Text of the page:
Letters to the Editor

Letters to the editor

VA thanks

I would like to publicly thank the staffs at the Boise VA and Idaho State Veterans Home for the tremendous care they provided my dad during his last year of life. We encountered a strong ethos of service and respect at every level and department, from the clerks who checked us in at our first emergency visit or later called to remind me of appointments; all the doctors, nurses, social workers, and therapists in the VA emergency room, the Community Living Center and the Veterans Home; as well as the business office staff who helped me with the paperwork once it was clear we needed skilled nursing. I know we all die at some point and I wasn’t afraid of his passing, but his decline was still heartbreaking. The tremendous support these staffs provided us, and the ability as a veteran to be around others who understood your experience, provided him great comfort. Thank you. For everything.

Kathleen Mullen, Boise


Gerrymandering is a problem all across our nation, and the state of Idaho is no different. However, gerrymandering becomes even more of a problem when the citizens of the state have no say in who will be redrawing the districts, especially in a state growing as fast as ours. Over the past two-and-a-half decades, Idaho has grown more into a one-party state. The last Democratic governor was in 1994. Geographically, the state still has pockets of Democratic voters. It seems unfair to simply cast aside the public in a topic as important and controversial as gerrymandering. With three Democrats and three Republicans on the redistricting commission now, the system faces gridlock, but the choice does not automatically go one way or another. With a seventh appointed member, the commission surely would redistrict in favor of a single party every time. Gerrymandering is definitely an issue that needs to be addressed across the entire nation, and Idaho does not get a pass.

Karl Rehrmann, Post Falls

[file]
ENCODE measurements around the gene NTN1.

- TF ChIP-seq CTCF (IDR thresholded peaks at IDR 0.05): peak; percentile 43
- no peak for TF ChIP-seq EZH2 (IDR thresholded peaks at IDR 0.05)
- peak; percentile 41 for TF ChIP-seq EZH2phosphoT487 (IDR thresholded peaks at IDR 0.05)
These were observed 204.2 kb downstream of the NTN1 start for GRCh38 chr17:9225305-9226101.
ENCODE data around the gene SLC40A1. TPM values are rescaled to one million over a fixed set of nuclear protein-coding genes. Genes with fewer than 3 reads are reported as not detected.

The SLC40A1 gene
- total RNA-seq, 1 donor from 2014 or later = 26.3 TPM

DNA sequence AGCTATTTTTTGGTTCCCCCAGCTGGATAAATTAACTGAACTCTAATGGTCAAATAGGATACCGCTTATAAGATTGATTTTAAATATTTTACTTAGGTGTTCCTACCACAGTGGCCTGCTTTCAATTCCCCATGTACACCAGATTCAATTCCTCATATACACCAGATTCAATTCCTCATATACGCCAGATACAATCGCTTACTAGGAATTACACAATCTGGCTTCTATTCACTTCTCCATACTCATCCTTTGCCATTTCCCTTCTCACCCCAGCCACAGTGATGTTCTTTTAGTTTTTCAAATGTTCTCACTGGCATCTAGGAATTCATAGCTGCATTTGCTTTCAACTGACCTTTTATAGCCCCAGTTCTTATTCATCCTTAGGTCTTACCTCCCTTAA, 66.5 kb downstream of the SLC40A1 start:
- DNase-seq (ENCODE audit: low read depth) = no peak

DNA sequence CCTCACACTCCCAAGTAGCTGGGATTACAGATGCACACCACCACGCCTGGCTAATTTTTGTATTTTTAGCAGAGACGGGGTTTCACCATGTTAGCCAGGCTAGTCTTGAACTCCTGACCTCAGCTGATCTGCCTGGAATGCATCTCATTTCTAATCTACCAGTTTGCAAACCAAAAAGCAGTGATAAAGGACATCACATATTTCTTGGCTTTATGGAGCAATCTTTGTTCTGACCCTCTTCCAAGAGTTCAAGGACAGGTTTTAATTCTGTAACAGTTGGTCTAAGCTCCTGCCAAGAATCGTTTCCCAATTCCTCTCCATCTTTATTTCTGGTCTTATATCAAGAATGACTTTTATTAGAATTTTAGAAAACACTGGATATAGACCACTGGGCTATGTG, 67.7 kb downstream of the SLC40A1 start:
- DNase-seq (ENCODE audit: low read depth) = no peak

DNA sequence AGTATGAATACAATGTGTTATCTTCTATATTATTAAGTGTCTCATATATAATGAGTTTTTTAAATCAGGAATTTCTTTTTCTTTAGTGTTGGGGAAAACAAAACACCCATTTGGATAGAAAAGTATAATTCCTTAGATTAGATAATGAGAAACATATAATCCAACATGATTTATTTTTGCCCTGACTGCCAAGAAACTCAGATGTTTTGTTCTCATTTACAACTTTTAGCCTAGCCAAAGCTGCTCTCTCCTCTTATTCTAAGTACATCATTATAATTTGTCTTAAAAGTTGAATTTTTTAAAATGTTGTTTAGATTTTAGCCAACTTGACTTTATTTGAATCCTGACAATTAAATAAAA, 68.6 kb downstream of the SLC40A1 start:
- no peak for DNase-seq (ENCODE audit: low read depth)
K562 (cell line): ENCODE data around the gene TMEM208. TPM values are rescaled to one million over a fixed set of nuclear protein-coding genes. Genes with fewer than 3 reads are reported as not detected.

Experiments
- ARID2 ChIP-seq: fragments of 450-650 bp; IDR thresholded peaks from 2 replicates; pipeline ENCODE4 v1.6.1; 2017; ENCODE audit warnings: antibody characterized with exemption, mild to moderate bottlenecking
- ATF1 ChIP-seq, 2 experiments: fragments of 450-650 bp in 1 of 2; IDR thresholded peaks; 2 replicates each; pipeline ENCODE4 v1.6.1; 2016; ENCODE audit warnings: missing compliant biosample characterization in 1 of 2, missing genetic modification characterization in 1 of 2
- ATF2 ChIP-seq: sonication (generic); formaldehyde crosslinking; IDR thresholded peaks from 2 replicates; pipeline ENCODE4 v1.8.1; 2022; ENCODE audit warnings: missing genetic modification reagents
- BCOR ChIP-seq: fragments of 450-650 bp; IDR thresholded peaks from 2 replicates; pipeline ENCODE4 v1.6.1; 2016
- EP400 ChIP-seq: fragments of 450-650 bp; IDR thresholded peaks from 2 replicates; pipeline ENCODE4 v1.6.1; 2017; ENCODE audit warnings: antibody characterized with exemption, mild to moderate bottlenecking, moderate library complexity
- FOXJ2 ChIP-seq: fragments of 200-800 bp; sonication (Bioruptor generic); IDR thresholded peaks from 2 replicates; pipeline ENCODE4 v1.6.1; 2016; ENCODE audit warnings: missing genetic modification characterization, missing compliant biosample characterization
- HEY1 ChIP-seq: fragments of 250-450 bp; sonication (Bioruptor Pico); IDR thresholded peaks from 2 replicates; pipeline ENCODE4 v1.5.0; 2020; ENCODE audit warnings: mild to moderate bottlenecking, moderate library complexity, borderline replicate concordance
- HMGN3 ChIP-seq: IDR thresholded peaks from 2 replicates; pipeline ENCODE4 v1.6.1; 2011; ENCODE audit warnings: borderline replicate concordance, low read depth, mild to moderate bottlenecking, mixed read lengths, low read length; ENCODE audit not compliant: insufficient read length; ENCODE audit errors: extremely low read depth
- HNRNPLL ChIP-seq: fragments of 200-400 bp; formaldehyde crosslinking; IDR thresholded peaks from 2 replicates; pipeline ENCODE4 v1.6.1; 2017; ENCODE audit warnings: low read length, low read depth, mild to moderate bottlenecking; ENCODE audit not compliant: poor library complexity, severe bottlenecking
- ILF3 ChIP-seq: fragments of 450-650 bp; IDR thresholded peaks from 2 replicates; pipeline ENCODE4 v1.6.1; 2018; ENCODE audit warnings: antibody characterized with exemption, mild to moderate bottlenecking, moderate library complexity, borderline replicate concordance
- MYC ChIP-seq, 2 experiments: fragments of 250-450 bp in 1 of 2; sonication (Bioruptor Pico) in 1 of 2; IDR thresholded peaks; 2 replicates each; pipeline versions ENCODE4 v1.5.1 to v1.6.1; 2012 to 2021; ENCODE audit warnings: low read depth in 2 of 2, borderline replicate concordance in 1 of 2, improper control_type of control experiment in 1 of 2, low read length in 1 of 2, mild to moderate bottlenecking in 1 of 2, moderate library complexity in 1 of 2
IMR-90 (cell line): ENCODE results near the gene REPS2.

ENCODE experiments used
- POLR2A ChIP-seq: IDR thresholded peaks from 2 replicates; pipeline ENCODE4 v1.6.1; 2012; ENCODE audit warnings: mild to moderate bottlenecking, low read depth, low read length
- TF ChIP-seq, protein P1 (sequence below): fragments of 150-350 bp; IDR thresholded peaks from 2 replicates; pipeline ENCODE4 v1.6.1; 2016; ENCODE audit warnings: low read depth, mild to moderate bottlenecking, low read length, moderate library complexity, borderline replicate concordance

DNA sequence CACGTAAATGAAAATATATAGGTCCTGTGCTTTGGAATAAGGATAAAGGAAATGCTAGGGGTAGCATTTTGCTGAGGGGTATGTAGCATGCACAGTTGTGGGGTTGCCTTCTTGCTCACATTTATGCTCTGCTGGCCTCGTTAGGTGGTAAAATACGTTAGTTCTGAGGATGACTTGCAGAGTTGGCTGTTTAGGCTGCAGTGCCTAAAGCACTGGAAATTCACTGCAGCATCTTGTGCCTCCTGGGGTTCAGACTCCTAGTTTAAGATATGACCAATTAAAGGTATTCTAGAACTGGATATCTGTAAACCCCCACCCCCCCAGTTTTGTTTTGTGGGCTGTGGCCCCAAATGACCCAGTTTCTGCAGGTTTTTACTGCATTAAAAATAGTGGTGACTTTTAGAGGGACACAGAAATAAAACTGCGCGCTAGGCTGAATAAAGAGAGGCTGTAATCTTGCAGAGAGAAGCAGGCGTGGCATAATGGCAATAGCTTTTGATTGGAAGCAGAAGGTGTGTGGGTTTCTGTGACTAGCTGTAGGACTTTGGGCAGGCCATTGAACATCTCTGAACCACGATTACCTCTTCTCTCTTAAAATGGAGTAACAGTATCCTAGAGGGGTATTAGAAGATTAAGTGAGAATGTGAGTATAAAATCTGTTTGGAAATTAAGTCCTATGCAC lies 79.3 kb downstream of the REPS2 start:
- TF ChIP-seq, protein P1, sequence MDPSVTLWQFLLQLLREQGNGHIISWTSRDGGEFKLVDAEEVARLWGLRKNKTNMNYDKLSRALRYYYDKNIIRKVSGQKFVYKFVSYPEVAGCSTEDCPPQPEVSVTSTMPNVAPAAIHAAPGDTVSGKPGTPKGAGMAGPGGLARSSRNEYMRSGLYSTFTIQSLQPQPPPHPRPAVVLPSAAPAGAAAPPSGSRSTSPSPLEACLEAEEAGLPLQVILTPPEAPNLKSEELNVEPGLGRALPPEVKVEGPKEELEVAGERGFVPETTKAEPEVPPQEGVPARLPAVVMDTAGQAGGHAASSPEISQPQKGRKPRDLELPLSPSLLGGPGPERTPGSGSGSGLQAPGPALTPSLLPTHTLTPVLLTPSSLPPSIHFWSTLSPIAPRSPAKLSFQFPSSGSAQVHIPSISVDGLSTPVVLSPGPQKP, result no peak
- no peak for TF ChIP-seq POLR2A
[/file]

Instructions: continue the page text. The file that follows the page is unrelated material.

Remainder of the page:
Baha’i book donation

Regarding the book donation to the Meridian Library District, the Baha’i community of Meridian is donating some books about the Baha’i faith in celebration of the anniversary of the Declaration of the Bab 175 years ago (1844) in Persia. These books are to supplement the Baha’i books already available in the Meridian Library system.

The declaration of the religious mission of the Bab will be celebrated on Friday May 24, starting at sundown the day before. His revelation was to set the conditions for ushering in the time of world peace anticipated by all world religions. “Bab” is an Arabic title that translates to “gate” in English.

James Smith, Meridian


“Library project vote not needed,” the mayor says. Not needed since the mayor and City Council have already made their decision (come hell or high water). In spite of all the existing drawbacks, to name only the very obvious: moving the beloved Cabin, demolishing a perfectly substantial building most compatible to the area and a second building across River Street in order to build a 4/5-story parking garage, since the unlicensed architect did not allow for parking on the new library site; and now, with good possibility of a vote by citizens of Boise. A recent letter stressed the “present library is bursting at the seams.” No, what’s bursting at the seams is downtown Boise. Do we really want to encourage more traffic into downtown, an already congested area? Let’s leave that up to private enterprise, and all the new hotels and condominium buildings recently completed. The much cheaper and more sensible solution is to continue to build the branch libraries that have become so successful and save the city of Boise and its taxed citizens some $100 million.

Betty Weston, Boise

Law enforcement

In response to Michael Beck’s letter of May 9, his suggestion that law enforcement offices violate their oaths of office by refusing to enforce laws with which they disagree is a call to anarchy. Your suggestion that they refuse to enforce laws with which you disagree suggests that your positions are above the law of the land. I suggest that you think about the ramifications of these positions and ask yourself if you truly want to remove the rule of law as a basic principle of American life. That is a frightening scenario.

Philip R. Ehrnstein, Meridian